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    Re: magnetic variation calculator
    From: George Huxtable
    Date: 2005 Feb 25, 00:17 +0000

    Bill Murdoch wrote, about an online calculator for magnetic variation-
    >I entered my location (35.0N 85.0W) the variation was -3.797 degrees.   I
    >entered a point on my latitude but one degree father west (35.0N 86.0W)
    >and  the
    >variation was -3.797.  On land I think I could measure the magnetic  azimuth
    >of a setting star (or at lest one low in the sky) to  maybe 0.25 degree without
    >too much trouble and determine my local  variation.  That would give me my
    >latitude to 20 minutes.
    >Does Harrison owe me a couple of pounds (with interest)?
    I'm puzzled. Bill implies that there was no change in variation with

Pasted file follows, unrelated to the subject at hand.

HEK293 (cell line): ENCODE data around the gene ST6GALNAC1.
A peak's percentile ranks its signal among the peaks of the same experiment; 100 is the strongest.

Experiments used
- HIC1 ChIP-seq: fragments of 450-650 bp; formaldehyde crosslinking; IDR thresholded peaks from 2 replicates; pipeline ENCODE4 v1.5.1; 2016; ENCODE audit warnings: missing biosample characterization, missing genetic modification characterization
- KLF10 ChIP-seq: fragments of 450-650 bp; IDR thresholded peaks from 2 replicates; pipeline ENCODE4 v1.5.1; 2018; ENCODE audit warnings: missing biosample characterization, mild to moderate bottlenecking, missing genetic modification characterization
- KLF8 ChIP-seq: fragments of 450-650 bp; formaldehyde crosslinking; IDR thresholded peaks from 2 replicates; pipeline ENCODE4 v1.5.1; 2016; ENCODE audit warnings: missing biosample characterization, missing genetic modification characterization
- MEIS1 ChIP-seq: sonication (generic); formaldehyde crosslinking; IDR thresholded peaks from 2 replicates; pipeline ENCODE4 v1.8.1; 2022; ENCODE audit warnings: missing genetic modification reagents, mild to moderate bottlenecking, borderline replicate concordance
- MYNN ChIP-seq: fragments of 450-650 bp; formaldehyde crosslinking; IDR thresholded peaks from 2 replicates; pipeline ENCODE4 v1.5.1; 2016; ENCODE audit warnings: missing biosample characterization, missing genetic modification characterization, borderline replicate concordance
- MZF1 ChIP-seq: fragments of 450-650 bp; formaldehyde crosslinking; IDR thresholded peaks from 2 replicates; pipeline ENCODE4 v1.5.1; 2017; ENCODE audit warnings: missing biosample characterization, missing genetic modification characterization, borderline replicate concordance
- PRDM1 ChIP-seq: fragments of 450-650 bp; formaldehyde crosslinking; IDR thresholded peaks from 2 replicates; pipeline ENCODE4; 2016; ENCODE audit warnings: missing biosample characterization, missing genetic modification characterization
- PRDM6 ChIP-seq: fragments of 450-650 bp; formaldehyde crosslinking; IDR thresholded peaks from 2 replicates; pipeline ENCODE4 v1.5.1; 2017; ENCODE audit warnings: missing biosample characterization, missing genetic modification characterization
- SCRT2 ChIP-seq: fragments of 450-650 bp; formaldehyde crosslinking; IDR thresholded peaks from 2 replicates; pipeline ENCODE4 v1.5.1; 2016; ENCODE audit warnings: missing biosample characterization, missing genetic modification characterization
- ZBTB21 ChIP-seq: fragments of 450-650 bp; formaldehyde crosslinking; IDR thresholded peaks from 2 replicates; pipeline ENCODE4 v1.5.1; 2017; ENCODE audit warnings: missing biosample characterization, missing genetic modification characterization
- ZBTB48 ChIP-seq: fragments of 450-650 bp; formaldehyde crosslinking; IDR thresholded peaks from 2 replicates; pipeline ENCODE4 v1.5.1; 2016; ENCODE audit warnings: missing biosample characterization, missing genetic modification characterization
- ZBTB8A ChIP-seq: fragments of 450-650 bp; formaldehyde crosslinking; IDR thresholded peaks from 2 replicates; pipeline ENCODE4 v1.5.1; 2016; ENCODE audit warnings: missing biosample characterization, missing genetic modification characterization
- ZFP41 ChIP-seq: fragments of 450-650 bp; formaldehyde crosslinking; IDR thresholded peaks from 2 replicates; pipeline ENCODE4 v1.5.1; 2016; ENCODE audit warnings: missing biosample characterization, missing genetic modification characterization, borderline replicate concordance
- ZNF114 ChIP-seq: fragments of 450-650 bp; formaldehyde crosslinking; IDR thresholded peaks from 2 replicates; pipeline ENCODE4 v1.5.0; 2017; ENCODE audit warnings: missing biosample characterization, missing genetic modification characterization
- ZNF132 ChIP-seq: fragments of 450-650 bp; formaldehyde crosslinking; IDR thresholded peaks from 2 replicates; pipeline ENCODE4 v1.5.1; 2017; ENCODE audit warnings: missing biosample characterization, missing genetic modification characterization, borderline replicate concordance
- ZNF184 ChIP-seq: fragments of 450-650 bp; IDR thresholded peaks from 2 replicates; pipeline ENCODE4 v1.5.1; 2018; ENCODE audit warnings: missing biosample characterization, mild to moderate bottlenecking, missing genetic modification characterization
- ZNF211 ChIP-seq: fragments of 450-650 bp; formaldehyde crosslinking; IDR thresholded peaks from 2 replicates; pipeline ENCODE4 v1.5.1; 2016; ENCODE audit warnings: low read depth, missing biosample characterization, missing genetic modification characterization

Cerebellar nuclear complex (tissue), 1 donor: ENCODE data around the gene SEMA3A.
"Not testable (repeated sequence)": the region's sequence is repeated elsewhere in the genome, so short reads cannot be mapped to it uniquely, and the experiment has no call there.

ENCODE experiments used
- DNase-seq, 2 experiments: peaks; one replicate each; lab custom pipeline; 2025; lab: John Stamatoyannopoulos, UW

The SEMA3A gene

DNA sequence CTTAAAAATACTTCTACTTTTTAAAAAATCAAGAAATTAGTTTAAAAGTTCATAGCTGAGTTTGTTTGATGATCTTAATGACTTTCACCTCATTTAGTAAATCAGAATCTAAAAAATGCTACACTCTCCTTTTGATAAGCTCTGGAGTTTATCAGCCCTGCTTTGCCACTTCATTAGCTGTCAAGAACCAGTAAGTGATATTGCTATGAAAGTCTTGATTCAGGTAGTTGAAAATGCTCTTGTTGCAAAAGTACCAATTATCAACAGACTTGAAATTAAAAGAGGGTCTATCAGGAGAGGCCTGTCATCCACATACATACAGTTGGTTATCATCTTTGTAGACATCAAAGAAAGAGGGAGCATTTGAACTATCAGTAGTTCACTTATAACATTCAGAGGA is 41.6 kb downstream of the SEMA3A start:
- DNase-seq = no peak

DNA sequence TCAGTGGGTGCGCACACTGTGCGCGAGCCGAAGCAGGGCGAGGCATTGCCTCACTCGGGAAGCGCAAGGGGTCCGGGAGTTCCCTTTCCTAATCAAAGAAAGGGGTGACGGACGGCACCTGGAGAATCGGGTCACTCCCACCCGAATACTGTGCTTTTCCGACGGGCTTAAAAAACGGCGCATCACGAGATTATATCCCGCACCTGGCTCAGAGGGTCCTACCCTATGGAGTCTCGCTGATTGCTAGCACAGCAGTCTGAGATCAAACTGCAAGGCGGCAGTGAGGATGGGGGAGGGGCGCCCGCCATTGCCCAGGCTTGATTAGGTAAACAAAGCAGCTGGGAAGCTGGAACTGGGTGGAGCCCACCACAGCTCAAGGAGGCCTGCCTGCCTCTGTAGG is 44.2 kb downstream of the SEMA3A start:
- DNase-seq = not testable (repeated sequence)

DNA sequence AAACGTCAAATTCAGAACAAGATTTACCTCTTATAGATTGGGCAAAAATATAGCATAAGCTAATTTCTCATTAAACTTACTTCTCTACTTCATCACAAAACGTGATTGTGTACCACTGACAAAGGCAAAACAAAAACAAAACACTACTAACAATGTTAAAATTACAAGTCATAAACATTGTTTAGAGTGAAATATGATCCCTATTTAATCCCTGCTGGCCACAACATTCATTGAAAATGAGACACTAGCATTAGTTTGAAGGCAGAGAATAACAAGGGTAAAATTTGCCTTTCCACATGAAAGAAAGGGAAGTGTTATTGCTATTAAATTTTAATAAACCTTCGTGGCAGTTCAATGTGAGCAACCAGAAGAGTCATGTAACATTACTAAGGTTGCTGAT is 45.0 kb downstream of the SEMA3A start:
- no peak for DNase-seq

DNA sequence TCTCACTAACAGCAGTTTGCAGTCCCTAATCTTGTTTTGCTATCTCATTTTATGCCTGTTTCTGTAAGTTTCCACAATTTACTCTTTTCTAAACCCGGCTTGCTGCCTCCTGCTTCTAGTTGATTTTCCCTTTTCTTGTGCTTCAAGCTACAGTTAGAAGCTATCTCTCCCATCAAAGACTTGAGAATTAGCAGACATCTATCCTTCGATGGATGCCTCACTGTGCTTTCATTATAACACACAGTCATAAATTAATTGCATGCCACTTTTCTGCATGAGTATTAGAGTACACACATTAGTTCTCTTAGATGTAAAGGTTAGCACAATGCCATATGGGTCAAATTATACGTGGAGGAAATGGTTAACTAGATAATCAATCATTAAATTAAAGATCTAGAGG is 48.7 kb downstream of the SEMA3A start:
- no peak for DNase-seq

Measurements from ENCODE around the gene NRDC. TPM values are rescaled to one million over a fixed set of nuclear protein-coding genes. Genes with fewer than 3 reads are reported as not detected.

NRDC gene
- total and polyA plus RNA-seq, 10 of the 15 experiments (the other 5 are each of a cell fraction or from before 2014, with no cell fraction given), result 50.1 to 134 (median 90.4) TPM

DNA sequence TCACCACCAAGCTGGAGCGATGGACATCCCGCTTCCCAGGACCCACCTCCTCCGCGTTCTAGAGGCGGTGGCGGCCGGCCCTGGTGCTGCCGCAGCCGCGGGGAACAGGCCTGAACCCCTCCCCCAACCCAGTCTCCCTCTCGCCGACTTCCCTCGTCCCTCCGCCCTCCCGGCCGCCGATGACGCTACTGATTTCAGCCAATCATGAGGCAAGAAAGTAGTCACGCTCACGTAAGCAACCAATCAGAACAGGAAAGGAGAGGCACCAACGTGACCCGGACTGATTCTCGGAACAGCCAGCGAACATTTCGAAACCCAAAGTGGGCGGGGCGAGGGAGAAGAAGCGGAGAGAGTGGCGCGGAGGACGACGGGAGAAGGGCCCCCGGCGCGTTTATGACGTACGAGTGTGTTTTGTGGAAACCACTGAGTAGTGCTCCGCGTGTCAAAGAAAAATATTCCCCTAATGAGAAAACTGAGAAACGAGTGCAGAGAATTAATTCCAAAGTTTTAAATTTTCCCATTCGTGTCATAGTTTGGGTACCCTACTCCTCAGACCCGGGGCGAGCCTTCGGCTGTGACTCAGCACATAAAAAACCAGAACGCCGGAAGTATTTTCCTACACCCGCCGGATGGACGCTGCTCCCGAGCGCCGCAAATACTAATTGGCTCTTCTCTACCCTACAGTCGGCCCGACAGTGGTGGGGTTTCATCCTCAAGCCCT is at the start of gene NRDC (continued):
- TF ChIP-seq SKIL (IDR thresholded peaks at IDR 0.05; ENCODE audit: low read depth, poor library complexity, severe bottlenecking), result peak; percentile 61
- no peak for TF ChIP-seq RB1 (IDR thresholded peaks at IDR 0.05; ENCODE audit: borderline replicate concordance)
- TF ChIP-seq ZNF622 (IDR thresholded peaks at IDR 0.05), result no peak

longitude? (Both locations showing variation of -3.797 deg, though 1 degree
    apart in longitude?). Was that what he meant to write?
    Halley's hope was to measure his longitude by magnetic variation changes.
    Latitude was of no interest, because that was so easy to measure anyway.
    In some parts of the world, variation does change rather rapidly with
    longitude, and in those circumstances it would be just about practical to
    use variation to get a rough idea of longitude. But the shape of the
    equal-variation lines is so complex, and so inconstant over time, that it
    was never going to be a worldwide method, as Halley had hoped. I have come
    across just one account of its practical use, at sea.
    Bill thinks he could measure local variation to 0.25 degrees, using the
    azimuth of a low star, and on land perhaps he could, though it's asking a
    lot of a magnetic compass if there's a large angle of dip. Not so easy at
    sea, though.
    contact George Huxtable by email at george@huxtable.u-net.com, by phone at
    01865 820222 (from outside UK, +44 1865 820222), or by mail at 1 Sandy
    Lane, Southmoor, Abingdon, Oxon OX13 5HX, UK.

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